Biden says rescinding unspent COVID-19 relief funds ‘on the table’

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President Biden on Tuesday said rescinding unspent COVID-19 relief funds is “on the table” when it comes to an area where he and lawmakers can agree to make some spending cuts — but he was vague on whether that could also be part of debt ceiling talks.

When asked if he would consider clawing back the unspent funds “even if it’s independent on these debt limit discussions,” Biden appeared to leave that option open.

“The answer is I’d take a hard look at it because … we don’t need it all but the questions is what obligations were made, commitments made, the money not disbursed, etc,” Biden told reporters when asked about if clawing back funds is an option.

“I’d have to take a hard look at it. It’s on the table,” he added.

House Republicans have passed legislation that would raise the debt ceiling and cap government funding at fiscal 2022 levels, all aimed at curbing spending and rolling back several Biden administration actions. It includes clawing back the unspent COVID money.

The president’s roughly hourlong meeting Tuesday with Speaker Kevin McCarthy (R-Calif.), House Minority Leader Hakeem Jeffries (D-N.Y.), Senate Majority Leader Chuck Schumer (D-N.Y.) and Senate Minority Leader Mitch McConnell (R-Ky.) came just more than a week after Treasury Secretary Janet Yellen told lawmakers the U.S. could default by June 1.

Biden said he thought the meeting was “productive” in making sure the U.S. doesn’t default on its debt. McCarthy left the meeting and told reporters that there was no movement from either side in debt limit negotiations.

The president pushed back and accused McCarthy of not being “low key” during the meeting when the other leaders were. He said that inside the room, there “occasionally” would be “a little bit of an assertion that was maybe a little over the top from the Speaker.”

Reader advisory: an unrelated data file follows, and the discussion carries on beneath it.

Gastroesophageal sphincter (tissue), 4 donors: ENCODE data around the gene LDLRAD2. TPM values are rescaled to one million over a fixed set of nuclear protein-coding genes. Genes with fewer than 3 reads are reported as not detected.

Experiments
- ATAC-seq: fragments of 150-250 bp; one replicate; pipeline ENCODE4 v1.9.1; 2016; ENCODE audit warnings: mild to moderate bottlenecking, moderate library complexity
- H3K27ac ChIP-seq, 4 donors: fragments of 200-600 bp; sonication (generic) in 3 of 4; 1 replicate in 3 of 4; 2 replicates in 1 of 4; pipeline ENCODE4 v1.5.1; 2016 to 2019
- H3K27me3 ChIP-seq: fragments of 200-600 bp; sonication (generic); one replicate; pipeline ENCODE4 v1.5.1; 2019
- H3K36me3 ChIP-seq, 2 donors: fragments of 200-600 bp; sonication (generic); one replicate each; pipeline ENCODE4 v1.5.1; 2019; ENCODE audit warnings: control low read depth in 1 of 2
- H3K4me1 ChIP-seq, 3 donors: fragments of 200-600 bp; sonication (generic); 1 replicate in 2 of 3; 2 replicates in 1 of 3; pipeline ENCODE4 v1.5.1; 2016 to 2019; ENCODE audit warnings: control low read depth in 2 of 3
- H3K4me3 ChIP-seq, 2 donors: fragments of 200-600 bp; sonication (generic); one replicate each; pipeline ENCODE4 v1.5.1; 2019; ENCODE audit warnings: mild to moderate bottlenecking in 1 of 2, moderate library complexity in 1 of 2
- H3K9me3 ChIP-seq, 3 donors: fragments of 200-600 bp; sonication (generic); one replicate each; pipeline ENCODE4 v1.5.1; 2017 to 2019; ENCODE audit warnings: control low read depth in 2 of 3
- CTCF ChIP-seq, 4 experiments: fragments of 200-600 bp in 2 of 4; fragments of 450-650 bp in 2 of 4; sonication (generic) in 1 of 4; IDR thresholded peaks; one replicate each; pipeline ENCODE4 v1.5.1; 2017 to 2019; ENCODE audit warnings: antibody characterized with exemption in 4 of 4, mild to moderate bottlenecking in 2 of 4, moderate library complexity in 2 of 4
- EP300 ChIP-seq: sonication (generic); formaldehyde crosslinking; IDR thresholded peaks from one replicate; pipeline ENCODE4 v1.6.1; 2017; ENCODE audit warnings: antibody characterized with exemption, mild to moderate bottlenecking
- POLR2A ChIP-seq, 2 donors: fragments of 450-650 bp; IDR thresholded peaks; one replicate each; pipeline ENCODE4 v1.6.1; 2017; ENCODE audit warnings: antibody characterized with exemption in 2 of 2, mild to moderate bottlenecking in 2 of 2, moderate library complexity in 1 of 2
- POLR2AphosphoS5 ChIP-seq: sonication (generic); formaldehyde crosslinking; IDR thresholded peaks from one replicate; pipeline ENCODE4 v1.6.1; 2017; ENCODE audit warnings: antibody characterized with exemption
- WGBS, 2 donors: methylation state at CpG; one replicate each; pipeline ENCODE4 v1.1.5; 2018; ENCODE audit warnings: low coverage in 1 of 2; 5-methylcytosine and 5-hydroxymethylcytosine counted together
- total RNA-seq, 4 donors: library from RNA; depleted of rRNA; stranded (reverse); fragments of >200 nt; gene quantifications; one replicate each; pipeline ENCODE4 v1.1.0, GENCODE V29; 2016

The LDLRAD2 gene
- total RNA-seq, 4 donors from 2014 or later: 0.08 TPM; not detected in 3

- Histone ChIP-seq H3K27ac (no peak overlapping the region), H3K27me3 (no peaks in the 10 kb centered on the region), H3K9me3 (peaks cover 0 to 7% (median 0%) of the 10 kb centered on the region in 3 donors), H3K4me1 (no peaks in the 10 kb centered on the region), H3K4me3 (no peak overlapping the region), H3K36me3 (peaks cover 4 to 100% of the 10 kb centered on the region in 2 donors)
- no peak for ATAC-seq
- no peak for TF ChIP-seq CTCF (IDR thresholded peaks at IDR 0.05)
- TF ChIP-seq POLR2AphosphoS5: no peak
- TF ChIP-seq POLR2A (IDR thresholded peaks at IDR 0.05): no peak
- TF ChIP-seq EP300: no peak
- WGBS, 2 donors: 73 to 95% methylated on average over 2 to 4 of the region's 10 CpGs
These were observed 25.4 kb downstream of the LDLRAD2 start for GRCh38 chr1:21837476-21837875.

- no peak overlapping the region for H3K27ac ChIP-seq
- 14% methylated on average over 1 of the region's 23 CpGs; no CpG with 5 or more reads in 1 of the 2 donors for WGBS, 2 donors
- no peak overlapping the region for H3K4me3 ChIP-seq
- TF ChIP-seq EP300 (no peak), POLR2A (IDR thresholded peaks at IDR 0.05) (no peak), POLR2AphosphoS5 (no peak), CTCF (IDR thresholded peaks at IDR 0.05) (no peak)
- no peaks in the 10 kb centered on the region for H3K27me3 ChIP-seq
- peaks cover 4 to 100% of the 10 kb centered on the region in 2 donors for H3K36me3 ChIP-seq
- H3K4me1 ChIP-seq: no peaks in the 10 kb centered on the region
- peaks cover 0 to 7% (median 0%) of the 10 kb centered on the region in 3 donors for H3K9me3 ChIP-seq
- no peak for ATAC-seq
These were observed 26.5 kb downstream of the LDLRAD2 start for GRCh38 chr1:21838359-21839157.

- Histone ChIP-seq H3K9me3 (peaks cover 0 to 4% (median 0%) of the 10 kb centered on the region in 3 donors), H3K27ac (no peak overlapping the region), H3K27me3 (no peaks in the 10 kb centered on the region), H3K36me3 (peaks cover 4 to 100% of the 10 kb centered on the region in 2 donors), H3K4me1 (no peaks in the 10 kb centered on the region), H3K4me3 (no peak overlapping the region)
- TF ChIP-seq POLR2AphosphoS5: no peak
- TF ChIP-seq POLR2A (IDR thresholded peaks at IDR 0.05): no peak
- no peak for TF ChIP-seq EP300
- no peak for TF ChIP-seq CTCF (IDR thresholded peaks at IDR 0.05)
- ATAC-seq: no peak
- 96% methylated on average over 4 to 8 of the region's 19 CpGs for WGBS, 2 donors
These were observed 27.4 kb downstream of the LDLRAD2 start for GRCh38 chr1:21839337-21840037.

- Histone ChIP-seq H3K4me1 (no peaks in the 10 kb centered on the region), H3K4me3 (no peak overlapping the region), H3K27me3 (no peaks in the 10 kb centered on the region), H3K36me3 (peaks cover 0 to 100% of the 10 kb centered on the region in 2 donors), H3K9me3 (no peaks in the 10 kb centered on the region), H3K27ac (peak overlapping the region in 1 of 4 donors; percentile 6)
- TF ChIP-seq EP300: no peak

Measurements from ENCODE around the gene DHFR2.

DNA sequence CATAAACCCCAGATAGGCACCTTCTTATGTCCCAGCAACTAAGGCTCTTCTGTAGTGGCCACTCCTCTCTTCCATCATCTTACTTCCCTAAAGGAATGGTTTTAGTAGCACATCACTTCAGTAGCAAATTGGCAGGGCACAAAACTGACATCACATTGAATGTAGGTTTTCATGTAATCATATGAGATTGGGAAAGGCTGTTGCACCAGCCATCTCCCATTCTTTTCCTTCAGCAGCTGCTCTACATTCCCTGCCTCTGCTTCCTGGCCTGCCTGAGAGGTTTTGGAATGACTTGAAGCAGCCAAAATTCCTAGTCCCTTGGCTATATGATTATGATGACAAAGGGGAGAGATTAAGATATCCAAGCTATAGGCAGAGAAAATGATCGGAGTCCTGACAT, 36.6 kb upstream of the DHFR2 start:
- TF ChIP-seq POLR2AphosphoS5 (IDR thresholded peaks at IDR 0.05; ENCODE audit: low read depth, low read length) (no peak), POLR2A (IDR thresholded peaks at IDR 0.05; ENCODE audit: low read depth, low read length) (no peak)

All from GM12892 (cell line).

When asked if there was progress, Biden said “yes, among three of the four,” referring to McCarthy as the outlier.

“Yes, there was substantial movement in the sense that everyone agreed that deficit, defaulting on the debt is off the table,” Biden added.

He noted, which McCarthy did as well, that the leaders all agreed to have their staff continue discussions between now and Friday and that the five will meet again at the end of the week.

“One of the ways in which senators or Congress persons are able to back off some of the things they’ve done is if they give their staff some leeway,” he said.

The president is set to leave Washington later this month for the Group of Seven summit in Asia, but he said it’s “possible, not likely” he would stay in town to finish the talks as the deadline approaches.

“I’m still committed [to the trip] but obviously this is the single most important thing that is on the agenda,” he said.

Biden also confirmed he was considering the 14th Amendment as an option to unilaterally work around the debt ceiling.

Biden and White House officials have been adamant that Congress should raise the debt ceiling without conditions, pointing to decades of precedent under Democratic and Republican administrations.

Ahead of the meeting Tuesday, Biden joked that the leaders were going to “solve all the world’s problems.”

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